TIFF Review: Air Doll

Air Doll

Japanese director Hirokazu Koreeda has written and directed some of the most sublime, strange and touching films to come out of his home country in recent years, including After Life and Nobody Knows.  Unfortunately his most recent film, Air Doll, is not as original or interesting.

A sex doll comes to life while her owner is out of the house.  She wanders the streets in her French maid uniform, discovering the world as a child does.  She finds a job in a video store, where she begins a sweet romance with a fellow employee, while she must return at night to her owner.  Certainly, actor Du-na Bae does her job very well as the doll Nozomi.  As she tries to cover the seams on her skin, or bravely stay still while her owner uses her as a physical and emotional receptacle, the viewer cannot help but sympathize.  But something is still missing.

This becomes a fairly typical fish-out-of-water story, examining not only the innocent discovering the harshness of the world, but how society treats women.  Nozomi is a literal doll for her owner, a woman whose only functions are to keep her master company and help him get off.  But he is not necessarily to blame.  Like many of the people Nozomi encounters, he finds his life unfulfilling, and seeks solace in a creation that cannot hurt him.  Nozomi tries to fill her emptiness the way that those around her do, but like most people, is unsuccessful.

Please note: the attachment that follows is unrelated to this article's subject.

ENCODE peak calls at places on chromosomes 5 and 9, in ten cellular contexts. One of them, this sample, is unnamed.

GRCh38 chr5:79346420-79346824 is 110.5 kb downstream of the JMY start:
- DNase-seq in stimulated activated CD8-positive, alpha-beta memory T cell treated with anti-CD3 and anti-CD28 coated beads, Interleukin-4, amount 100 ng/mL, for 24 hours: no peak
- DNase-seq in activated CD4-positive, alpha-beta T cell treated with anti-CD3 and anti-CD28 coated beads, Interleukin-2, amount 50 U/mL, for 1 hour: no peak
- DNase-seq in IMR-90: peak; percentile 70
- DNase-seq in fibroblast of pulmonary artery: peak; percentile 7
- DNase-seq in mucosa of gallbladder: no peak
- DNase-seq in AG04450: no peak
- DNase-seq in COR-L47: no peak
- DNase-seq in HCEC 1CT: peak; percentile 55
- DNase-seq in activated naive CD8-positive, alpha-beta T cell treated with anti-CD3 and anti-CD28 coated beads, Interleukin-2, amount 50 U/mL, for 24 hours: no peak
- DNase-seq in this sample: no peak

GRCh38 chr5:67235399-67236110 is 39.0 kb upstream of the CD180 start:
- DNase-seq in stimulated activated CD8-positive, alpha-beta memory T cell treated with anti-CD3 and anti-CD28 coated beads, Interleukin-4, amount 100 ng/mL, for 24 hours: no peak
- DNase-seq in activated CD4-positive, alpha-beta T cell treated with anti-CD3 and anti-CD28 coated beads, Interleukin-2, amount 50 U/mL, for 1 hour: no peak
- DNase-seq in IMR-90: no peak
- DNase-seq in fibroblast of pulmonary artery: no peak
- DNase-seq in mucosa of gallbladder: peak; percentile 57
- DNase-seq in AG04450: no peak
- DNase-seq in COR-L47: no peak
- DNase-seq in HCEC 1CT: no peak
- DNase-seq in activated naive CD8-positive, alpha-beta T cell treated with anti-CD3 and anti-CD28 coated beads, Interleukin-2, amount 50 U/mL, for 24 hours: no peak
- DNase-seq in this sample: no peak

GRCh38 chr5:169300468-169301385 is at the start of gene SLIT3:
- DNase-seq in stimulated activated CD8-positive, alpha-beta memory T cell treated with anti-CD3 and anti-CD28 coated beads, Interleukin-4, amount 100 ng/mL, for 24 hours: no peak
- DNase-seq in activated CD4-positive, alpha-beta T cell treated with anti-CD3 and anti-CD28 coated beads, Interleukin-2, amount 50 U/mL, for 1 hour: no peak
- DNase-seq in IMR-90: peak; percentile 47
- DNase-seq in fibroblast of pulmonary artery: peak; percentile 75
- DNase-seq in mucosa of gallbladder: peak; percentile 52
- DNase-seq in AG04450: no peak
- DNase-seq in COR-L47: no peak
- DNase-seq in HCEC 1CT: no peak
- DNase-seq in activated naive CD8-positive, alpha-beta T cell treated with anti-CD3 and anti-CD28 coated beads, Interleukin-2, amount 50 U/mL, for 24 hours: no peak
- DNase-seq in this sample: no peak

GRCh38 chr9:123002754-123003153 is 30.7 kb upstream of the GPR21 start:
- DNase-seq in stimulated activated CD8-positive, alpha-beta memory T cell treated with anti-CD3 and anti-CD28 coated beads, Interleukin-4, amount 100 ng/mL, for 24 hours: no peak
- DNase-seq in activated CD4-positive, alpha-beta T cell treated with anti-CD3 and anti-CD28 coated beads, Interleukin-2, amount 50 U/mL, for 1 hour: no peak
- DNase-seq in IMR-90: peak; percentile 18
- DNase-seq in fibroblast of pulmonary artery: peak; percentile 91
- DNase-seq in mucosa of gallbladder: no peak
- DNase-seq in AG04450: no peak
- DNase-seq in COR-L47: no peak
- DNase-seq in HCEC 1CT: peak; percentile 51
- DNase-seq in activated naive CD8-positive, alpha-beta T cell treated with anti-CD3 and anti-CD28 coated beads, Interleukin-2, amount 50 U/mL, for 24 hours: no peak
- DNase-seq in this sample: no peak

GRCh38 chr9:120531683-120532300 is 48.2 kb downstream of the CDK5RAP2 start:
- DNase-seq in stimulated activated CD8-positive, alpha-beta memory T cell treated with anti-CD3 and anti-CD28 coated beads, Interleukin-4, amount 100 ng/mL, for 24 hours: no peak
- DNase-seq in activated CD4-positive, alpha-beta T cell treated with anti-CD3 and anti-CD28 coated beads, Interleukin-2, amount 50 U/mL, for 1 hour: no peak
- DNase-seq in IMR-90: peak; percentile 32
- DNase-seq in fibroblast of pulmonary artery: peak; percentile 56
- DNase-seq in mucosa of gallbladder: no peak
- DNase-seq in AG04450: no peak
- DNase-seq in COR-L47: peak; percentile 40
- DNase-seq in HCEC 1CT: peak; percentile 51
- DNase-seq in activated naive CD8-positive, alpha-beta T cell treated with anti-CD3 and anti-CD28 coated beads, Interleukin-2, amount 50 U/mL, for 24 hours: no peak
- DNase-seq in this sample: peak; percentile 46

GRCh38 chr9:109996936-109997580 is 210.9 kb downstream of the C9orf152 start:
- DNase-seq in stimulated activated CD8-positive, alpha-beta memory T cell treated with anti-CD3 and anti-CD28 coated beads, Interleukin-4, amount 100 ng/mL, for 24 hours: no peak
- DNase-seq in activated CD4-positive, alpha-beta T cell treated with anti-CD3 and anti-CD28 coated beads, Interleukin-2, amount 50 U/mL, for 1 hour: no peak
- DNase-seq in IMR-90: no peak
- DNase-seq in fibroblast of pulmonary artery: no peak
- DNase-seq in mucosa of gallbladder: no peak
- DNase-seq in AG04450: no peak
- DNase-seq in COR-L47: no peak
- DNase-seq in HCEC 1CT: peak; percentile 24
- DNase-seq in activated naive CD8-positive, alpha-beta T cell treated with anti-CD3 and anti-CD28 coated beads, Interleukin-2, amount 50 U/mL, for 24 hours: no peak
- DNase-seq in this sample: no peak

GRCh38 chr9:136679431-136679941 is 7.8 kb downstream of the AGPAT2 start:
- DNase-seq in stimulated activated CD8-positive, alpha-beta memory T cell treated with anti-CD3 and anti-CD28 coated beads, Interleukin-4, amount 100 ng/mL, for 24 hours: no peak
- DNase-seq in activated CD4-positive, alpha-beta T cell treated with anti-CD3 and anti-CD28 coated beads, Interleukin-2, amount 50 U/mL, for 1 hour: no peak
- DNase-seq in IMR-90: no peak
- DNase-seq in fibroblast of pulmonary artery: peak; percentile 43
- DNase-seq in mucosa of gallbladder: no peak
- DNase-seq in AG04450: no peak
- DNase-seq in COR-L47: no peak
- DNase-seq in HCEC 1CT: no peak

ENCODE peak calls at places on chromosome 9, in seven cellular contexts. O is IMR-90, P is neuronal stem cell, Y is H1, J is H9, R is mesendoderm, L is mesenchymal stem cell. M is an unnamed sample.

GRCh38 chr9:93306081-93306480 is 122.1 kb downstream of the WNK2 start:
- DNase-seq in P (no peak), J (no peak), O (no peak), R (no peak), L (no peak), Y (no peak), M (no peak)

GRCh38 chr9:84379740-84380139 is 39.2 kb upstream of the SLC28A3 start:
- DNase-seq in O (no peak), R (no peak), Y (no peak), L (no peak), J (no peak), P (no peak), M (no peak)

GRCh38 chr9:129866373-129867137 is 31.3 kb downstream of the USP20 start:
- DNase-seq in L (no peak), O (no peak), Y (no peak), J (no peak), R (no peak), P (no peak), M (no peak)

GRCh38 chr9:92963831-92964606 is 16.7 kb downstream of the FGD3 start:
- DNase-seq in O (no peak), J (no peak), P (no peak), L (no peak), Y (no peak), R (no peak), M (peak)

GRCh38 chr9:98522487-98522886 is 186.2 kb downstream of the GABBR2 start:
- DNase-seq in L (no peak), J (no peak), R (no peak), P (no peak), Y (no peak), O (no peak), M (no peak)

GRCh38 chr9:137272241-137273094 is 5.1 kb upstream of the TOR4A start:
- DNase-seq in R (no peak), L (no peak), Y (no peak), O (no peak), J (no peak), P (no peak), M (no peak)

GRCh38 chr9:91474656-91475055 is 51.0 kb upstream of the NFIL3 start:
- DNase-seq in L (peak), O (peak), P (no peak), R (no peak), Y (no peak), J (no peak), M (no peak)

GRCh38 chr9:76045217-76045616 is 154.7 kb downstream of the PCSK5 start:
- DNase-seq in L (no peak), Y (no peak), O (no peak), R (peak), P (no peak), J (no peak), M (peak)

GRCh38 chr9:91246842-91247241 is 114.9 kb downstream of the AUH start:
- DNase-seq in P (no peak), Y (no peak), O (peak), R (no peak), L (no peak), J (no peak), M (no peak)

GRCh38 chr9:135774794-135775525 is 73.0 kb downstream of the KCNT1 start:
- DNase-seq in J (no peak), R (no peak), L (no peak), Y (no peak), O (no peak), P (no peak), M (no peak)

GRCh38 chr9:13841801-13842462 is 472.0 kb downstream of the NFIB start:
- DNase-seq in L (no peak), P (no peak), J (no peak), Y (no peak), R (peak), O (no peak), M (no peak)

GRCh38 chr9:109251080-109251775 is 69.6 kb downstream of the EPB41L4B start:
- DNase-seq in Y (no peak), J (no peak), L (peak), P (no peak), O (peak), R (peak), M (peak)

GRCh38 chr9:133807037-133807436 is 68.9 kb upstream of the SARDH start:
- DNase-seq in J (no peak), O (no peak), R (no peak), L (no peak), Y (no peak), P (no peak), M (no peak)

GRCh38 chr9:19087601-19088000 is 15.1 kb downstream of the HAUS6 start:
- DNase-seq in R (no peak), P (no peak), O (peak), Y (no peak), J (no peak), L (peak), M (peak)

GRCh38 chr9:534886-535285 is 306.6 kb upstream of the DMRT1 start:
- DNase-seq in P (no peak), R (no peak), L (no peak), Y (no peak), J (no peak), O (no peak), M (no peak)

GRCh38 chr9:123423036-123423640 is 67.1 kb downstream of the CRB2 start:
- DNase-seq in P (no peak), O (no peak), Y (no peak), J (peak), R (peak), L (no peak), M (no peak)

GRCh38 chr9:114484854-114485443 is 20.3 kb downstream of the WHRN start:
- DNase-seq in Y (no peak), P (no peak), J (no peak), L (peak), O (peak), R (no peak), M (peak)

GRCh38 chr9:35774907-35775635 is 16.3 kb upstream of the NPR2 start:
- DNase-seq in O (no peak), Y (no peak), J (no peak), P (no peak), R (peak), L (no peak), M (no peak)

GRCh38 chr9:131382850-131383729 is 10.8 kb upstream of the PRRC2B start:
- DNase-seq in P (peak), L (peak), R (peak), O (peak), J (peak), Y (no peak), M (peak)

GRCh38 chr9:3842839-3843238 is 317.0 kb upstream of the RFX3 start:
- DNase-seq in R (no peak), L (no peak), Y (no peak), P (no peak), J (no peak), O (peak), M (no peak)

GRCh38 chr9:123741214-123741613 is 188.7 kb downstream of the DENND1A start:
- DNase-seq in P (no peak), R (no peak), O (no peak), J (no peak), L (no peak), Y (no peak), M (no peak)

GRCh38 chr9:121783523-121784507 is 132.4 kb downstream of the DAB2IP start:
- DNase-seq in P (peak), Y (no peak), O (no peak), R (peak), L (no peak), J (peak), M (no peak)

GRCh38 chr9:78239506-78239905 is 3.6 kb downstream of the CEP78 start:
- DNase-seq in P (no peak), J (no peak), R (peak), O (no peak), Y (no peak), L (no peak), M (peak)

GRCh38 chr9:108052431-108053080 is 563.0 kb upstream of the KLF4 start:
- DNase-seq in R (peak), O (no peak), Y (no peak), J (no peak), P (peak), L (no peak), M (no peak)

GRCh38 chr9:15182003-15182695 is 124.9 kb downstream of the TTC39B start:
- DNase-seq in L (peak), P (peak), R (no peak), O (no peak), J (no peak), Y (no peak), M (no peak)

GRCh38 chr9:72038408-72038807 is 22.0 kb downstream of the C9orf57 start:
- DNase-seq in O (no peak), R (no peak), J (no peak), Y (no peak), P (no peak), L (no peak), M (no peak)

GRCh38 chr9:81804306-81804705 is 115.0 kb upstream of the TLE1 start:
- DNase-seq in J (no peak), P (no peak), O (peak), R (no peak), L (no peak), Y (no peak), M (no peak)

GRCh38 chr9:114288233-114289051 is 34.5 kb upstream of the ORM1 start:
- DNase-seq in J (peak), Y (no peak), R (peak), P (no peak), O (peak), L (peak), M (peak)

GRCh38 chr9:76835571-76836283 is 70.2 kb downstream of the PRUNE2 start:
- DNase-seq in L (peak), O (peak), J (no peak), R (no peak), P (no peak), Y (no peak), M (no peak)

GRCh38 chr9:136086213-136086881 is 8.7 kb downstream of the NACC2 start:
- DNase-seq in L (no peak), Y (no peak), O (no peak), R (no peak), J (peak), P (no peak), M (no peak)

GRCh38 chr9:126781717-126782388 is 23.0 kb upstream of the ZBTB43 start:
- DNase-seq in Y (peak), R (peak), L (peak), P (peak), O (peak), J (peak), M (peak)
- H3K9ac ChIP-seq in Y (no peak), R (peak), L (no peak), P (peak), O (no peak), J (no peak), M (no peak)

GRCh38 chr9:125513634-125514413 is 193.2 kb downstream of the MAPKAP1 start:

Probably the most touching moment in the film is when Nozomi gets a cut; of course, being an air doll, her body empties, and her co-worker at the video store uses his own breath to restore her.  Touching, yes, but a bit too predictable.  The film fails to capture the originality of purpose.  Even the climactic conclusion, while interesting enough, failed to resonate the way Koreeda’s other films have.


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